Introduction: The end of my CS-50 story in December of 2013 became the beginning of my CS-60 story in April of 2015.
I’d like to say I saw the hockey stick coming for Yamaha CS-50/60/80 values, but that is not how my brain works. I simply resolved to sell the CS-50 to have funds ready for the purchase of a CS-60 or CS-80 because I wanted more voices and more controls. I put the CS-50 on Craigslist and accepted $1200 I think it was? It was in basically functioning condition but with some minor caveats most people could live with, and it looked great. With cash under mattress I started my search.
I had the money to pay full price for a CS-80 at this time, but that is also not how my brain works (unfortunately) so I started my search for a deal. It took 18 months for a deal to show up: a fully functional, complete, all original CS-60 that I could buy for $2800 delivered. Research at the time said this was a $4000-5000 synth, so I figured I couldn’t get hurt financially, and I was stoked at the idea of finally getting to play the bigger brother of the CS-50. Deal was struck, and around April 2015 the CS-60 entered my life. This synth was everything I wanted and more.
Calibrating and tuning a CS-50 (and I assume the other nearest siblings) is an iterative process. There are pitfalls at every step, and when you finally reach the end you get a nice easter egg -a tuned 4 (or more) voice synth! In the last post I quickly diagnosed why my CS-50 didn’t make a sound -having the TU (tuning) voltage jumped to ground. This post is about other problems. The CS-50 circuitry has a lot of functions that are distributed among a couple of boards, so you may find you have a tuning problem originating in your SUB board, or a portamento problem originating from your PRA board. Well, I had a TU problem coming from my SUB board – no matter what I tried, I got 6.5 volts at the TU terminal -trim pots had no effect… this terminal is supposed to be 4.000 volts. Lots of head scratching and component replacement later I decided to just order a CS-50 SUB board from synthparts.com -a handy side effect of CS-50 voice boards being worth $400 – $500 each, making the CS-50 worth about 2x it’s ‘complete working’ value in parts is that CS-50 specific parts are CHEAP. I got a complete front panel and lower chassis in like new condition for $150 while I was at it. Too much money probably, but not bad really if you just want to fix your cheaply obtained synth that just happens to be worth more as parts.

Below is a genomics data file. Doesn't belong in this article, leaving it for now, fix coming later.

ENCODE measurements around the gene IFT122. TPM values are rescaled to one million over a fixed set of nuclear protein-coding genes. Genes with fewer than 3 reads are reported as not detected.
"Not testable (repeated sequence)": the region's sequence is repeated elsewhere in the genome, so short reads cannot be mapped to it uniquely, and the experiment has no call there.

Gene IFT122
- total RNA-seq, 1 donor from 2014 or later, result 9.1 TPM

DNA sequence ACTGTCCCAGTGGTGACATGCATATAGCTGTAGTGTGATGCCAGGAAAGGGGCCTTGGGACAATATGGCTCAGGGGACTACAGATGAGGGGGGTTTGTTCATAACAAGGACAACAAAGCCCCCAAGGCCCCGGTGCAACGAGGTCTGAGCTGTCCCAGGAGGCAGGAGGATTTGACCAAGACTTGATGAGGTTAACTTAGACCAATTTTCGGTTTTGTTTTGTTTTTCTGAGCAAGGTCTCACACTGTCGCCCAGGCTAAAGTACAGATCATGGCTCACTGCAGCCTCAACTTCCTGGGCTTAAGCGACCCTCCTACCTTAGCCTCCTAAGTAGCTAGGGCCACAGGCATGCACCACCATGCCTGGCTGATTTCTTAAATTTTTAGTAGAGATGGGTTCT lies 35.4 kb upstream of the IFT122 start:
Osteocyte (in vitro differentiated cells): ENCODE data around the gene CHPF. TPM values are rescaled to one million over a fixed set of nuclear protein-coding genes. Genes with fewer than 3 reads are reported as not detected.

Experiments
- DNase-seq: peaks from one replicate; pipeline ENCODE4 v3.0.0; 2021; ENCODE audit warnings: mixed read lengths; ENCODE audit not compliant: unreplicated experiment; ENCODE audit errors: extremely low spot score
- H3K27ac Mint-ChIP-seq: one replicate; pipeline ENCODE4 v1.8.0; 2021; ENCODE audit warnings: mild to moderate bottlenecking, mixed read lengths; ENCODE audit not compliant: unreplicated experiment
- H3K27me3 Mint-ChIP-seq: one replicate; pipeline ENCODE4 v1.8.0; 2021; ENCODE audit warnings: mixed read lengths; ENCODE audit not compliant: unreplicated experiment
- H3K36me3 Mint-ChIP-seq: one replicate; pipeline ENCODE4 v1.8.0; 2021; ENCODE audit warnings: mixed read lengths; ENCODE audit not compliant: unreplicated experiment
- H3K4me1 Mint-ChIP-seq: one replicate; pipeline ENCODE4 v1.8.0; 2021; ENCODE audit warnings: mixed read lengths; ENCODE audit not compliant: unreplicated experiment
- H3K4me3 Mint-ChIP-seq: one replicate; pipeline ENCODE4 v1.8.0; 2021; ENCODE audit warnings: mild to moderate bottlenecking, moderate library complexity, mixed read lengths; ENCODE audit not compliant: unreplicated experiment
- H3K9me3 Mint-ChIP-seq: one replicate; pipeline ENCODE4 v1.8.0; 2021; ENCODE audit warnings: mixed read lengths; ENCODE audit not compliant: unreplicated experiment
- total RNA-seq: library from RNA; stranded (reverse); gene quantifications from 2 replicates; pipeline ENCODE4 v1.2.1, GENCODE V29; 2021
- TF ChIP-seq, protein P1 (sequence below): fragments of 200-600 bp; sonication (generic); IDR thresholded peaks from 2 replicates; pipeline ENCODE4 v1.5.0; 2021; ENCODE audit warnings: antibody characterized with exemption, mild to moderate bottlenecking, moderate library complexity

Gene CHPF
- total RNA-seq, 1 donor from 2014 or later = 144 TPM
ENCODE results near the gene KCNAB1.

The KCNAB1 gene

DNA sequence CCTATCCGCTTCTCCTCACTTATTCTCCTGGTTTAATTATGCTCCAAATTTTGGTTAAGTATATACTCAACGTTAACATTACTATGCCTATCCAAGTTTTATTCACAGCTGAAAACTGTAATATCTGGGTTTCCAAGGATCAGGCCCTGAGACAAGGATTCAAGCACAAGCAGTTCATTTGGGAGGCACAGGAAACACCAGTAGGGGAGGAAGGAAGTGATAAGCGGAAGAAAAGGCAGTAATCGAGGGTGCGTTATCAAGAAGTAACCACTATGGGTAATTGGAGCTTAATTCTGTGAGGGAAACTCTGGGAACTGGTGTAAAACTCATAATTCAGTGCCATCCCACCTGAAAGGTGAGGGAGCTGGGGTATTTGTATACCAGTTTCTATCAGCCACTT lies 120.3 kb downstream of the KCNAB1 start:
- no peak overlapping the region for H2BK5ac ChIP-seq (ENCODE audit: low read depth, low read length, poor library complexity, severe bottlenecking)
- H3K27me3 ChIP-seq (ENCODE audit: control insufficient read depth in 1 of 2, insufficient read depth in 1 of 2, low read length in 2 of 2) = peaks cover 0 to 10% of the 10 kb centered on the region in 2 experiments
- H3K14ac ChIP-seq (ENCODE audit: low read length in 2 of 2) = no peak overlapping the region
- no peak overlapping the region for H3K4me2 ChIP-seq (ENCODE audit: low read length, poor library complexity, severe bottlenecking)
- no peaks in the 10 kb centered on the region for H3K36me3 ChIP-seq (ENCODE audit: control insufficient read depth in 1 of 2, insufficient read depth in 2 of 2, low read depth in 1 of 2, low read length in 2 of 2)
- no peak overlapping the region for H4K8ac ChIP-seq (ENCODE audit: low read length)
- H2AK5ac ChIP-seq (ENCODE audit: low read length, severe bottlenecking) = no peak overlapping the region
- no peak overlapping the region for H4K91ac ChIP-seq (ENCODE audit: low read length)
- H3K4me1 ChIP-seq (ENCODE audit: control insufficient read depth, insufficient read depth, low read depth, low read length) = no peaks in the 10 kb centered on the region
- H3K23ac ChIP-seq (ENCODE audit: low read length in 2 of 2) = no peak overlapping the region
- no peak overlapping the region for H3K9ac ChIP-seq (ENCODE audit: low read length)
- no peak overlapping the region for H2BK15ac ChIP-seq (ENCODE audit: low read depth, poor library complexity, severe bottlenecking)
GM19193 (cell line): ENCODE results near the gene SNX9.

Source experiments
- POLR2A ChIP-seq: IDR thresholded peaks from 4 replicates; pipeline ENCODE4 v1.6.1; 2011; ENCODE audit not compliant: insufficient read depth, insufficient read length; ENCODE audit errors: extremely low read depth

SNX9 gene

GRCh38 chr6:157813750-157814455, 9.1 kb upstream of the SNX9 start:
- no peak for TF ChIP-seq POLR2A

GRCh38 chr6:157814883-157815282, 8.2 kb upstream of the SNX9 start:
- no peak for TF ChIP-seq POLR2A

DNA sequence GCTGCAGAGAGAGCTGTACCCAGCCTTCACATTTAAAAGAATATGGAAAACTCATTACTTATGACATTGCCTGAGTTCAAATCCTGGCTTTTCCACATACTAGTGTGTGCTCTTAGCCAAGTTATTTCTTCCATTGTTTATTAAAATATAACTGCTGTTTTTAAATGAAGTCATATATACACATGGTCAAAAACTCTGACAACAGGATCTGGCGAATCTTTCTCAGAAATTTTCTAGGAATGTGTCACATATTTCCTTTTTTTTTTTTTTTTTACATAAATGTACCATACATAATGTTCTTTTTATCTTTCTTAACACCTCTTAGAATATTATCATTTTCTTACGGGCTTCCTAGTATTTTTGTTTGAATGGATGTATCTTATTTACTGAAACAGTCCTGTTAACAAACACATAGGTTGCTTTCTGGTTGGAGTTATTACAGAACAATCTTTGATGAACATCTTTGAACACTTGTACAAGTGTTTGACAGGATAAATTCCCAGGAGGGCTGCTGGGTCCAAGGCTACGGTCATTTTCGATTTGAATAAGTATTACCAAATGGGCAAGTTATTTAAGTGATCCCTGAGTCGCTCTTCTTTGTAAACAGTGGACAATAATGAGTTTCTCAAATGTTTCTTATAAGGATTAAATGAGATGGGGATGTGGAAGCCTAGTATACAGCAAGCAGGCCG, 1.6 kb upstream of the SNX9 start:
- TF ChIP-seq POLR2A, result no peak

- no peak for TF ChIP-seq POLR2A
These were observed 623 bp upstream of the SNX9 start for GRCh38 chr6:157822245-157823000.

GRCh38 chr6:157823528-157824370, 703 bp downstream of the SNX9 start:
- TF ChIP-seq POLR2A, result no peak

Part way through a power supply recap. I am told the small value green caps don’t really tend to fail, and to leave them alone. After the recap it’s a good idea to look at the rail voltages again just in case. Continue reading →
I decided to be ‘one of those guys’ and placed an ad on Craigslist looking for an ARP Odyssey (really want one!!), anyway -responses were thin and expensive except for a ‘broken Yamaha CS-50’. I went for a look and hey-ho next thing I knew I had a $600 CS-50 in the back of my car. Considering perfect ones sell for $1200 – $2000, the price was probably high for how little worked on it, but I decided to take a chance since I like a challenge. It came with a lid and legs.
A good looking specimen. All slider caps are present. The keyboard is in great shape. Not too many scratches. Even came with the legs. The LFO control board has a bunch of paint loss in the lower left corner -like the PO played with a metal band watch on.